The Forest Gods' Fight: Book Two of the Forest Gods Series

The Forest Gods' Fight: Book Two of the Forest Gods Series

by Alexandria Hook


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In The Forest Gods’ Fight, the riveting sequel to The Forest Gods’ Reign, Athena, reincarnation of the Greek goddess of Wisdom and War, returns to her hometown from the corrupt Knowing camp, where believers in the myths live, after learning of personal attacks on her friends and fellow gods. Inconveniently, major problems await at her childhood home as well as in the gods’ beloved forest, and as the Olympians’ war with Hades reaches its climax, Athena is forced once again to confront the years-old prophecy head-on. But as the secret of the human hero Alec gnaws at her conscience, she pulls away from her friends just when they need her most. With the start of school only weeks away, time to win the war is dwindling, and the forest and its future have never before seemed so dark. Finally united with all the local mythical beings and the best Knowing Warriors, the gods are stronger than they’ve ever been. Always a page ahead, however, Athena can’t resist the chance to end the fight on her own, a decision that will ultimately end in either unquestionable victory or deadly destruction.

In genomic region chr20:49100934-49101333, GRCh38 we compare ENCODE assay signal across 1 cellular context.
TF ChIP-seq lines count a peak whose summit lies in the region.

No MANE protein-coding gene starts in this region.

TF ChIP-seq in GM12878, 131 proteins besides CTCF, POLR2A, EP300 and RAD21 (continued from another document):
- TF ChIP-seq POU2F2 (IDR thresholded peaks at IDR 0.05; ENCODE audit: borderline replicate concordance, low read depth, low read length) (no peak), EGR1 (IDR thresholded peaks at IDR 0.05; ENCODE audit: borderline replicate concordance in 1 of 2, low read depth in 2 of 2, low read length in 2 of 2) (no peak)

Product Details

ISBN-13: 9781630477394
Publisher: Morgan James Publishing
Publication date: 06/07/2016
Series: Morgan James Fiction Series
Pages: 226
Product dimensions: 6.00(w) x 8.90(h) x 0.60(d)
Age Range: 14 - 17 Years

About the Author

Alexandria Hook began writing online on Wattpad, and her fans encouraged her to get published. Her fascination with the ancient Greeks and the Olympic pantheon inspired  The Forest Gods’ Reign, her first venture into the world of publication at age fifteen, and now she’s delivered her second book, The Forest Gods’ Fight. When she’s not writing, Alexandria enjoys camping, playing reverse hide-and-seek, snuggling with her cat, and equestrian competition.